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As a parent, it’s up to you to set the right tone, provide the right support and create a positive atmosphere for homework time. We shared three TIPS on how to do this in Part I of this series, and now here are three more!
1. Set a goal.
Don’t you work better (and faster) when you know you’ll get to do something fun as soon as you’re done? Well, kids are the same way! So, at the start of each session, ask your child what they look forward to doing as soon as they’re done. Tell them that their goal is to finish their homework by ___(pick a concrete ending point, like 4:30), so they’ll still have plenty of time to do x. Then, if they start dragging their feet, point to the time and remind them of their fun goal.
And, sometimes a small treat may be an appropriate motivation, too. We’re not talking full-scale bribery here, but just a small reward, like a piece of her favorite candy or favorite cookie, once homework is completed. Small enticements can be very motivating!
Okay, so it may have been decades since you last did long division, but it’s time to polish those skills, Mom and Dad. The best way to motivate your child to do his or her homework is to be there to help them.
This doesn’t mean that you need to write the entire thing, but you should be readily available if your child needs help. Your presence cuts down on frustrations and also expedites the process; you can refer them to books and websites they may need, or help them look up an answer. Bonus: you are also modeling good study skills.
A great idea we recently heard: Use homework time to check your own e-mail and wrap up loose ends on your computer, too. Sitting with your child, say, at the kitchen table while you both work sends the message that homework time isn’t punishment; it’s important. Even for adults.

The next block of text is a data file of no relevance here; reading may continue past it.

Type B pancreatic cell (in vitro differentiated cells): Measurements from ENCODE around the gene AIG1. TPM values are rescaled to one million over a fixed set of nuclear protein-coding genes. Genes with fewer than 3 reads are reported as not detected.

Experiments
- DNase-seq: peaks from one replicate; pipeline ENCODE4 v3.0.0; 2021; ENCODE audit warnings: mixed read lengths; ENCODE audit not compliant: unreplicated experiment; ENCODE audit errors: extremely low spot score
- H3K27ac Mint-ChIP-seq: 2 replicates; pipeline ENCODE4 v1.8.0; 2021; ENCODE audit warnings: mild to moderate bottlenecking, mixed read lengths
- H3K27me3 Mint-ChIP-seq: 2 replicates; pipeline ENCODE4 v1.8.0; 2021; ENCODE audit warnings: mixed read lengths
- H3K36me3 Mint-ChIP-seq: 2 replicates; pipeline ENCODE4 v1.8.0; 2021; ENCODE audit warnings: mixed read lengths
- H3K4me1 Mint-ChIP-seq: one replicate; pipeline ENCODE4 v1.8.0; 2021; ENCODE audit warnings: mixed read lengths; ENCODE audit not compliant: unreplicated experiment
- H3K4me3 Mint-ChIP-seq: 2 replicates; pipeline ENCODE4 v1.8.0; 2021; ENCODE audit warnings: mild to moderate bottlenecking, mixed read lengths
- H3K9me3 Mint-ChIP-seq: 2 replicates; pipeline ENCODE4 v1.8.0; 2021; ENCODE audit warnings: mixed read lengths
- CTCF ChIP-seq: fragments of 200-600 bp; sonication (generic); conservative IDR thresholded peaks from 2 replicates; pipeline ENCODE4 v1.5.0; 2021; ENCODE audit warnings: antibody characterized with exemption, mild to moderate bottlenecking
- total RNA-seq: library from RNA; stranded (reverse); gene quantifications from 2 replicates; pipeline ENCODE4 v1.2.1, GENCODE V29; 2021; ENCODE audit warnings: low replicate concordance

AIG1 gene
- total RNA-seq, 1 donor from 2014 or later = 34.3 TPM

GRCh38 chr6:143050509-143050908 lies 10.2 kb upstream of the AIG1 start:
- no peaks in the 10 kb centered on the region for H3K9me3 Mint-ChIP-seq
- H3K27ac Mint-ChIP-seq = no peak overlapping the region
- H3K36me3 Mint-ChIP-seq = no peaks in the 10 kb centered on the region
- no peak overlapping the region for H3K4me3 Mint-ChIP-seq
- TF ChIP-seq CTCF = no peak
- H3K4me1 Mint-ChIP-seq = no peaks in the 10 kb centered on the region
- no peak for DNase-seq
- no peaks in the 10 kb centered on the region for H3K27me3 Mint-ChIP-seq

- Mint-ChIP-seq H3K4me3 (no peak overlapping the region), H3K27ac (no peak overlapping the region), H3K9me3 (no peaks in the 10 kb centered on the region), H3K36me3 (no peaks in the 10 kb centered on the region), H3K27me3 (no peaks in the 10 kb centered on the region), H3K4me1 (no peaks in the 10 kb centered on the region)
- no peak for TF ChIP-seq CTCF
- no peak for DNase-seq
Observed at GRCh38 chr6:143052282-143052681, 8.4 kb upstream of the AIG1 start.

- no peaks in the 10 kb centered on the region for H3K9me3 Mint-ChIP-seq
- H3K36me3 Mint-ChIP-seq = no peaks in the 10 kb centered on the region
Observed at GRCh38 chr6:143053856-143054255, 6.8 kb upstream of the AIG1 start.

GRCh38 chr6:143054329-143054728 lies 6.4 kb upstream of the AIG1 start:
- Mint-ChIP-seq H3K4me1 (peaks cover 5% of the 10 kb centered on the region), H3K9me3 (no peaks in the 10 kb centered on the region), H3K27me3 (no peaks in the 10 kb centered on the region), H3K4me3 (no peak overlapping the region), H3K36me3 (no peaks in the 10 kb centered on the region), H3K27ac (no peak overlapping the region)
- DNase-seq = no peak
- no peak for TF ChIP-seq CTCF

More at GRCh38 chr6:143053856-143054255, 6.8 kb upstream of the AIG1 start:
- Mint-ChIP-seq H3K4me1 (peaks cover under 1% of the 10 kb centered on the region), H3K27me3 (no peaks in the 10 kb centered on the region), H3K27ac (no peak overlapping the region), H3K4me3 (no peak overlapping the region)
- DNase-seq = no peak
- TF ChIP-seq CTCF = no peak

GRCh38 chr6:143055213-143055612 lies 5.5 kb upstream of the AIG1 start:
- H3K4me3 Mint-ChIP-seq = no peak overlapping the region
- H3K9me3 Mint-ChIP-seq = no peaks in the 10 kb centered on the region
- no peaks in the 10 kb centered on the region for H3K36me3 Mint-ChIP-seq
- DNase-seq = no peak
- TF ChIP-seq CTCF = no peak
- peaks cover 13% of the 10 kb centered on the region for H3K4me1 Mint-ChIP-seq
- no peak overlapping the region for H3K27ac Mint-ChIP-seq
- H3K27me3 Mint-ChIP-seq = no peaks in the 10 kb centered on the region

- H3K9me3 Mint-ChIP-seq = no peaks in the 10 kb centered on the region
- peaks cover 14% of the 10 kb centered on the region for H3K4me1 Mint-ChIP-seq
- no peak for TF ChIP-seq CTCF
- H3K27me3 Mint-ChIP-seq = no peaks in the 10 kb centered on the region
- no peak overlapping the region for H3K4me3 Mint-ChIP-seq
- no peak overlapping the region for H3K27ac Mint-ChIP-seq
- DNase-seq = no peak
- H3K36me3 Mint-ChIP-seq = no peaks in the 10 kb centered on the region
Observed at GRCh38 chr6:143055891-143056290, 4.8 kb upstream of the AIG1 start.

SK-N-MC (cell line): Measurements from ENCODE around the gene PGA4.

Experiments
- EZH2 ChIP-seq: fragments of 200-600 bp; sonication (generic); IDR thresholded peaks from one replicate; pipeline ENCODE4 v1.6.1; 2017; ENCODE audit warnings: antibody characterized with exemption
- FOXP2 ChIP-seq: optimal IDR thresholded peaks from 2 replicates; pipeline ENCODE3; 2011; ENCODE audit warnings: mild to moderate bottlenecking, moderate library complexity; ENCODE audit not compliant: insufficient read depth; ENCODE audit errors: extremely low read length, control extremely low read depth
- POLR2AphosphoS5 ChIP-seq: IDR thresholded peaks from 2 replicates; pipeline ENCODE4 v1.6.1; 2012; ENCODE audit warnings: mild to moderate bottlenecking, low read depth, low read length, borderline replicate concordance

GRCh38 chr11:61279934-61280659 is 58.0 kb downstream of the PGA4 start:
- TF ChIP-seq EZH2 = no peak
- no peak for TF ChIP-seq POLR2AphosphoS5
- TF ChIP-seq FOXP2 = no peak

3. Talk with the teacher.
Use your child’s teacher as a resource. If your child seems to be struggling (something you will also be able to observe if you’re there to help with homework), or if homework is taking an inordinate amount of time even when your child applies himself, there may be an underlying issue. Ask your child’s teacher is he or she observes similar issues at school.
And, if you feel that too much homework is being assigned, you can politely broach that subject with the teacher, as well. Ask the teacher: “How long should it be taking for ___ to complete his/her homework assignments? I’m asking because homework seems to be taking several hours each night, and I don’t know if this is normal.”
Okay, so your child still may not be begging to do their homework after implementing these tips, but hopefully the process is a little less arduous, a little less fuss, and a lot more productive. And maybe, just maybe, even fun.
Kate Wilson is a professional blogger who enjoys writing about child development issues. She is also a cook, avid reader, and environmental enthusiast.
Elizabeth D. Cossick, M. Ed. has a bachelors in education from The University of Georgia and a masters in curriculum and instruction from Lesley University, Cambridge. In addition to being the editor of A Learning Experience, she publishes Little Black Dress | Little Red Wagon Magazine. She resides in Atlanta with her husband, two young children, and a frisky Westie named Munson.